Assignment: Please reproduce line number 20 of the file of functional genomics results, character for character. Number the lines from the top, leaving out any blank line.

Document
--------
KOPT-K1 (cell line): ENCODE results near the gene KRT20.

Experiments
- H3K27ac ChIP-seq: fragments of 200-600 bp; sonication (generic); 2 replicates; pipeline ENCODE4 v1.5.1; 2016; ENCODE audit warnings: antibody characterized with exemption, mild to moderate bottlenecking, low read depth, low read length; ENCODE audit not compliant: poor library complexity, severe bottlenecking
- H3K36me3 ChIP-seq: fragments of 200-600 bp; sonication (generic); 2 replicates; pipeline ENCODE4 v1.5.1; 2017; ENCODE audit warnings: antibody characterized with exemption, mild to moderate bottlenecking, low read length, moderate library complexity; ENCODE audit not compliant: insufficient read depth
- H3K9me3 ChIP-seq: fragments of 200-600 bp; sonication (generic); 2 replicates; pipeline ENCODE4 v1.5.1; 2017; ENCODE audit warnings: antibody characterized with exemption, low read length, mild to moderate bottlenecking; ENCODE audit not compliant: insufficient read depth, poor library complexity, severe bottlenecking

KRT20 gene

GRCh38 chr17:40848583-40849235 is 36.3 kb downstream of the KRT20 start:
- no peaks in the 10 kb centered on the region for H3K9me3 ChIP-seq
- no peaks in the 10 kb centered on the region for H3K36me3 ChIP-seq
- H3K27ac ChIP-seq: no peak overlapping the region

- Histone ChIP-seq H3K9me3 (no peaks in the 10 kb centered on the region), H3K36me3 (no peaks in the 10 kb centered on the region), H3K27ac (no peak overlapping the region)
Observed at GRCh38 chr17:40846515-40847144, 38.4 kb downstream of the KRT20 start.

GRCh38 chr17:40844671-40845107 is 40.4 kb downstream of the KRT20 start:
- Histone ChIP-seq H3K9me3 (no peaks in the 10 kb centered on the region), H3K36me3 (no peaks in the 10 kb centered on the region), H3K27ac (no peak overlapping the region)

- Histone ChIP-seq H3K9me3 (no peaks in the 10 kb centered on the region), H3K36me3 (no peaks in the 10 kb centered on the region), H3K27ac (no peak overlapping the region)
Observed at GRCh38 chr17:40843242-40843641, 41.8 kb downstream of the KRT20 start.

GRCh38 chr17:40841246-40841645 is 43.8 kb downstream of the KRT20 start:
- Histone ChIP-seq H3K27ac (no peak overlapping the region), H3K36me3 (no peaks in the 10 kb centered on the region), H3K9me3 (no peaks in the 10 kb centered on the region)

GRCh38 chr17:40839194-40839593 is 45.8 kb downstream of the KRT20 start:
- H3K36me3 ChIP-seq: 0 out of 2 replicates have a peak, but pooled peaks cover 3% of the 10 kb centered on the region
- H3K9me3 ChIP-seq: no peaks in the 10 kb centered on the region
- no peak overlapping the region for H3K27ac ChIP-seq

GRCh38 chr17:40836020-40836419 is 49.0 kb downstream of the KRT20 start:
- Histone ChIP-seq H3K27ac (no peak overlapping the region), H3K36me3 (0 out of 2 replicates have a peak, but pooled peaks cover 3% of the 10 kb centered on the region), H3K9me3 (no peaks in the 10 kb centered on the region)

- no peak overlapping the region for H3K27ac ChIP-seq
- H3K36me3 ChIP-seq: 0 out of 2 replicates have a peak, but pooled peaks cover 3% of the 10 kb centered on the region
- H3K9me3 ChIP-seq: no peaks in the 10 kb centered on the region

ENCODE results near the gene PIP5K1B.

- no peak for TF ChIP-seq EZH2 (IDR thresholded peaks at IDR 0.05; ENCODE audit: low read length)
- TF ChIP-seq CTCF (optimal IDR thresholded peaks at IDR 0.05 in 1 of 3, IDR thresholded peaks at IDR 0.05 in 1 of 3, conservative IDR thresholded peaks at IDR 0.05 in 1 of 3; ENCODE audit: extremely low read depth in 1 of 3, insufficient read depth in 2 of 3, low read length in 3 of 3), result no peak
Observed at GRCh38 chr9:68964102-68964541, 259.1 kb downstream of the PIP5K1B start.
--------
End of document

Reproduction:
- H3K36me3 ChIP-seq: 0 out of 2 replicates have a peak, but pooled peaks cover 3% of the 10 kb centered on the region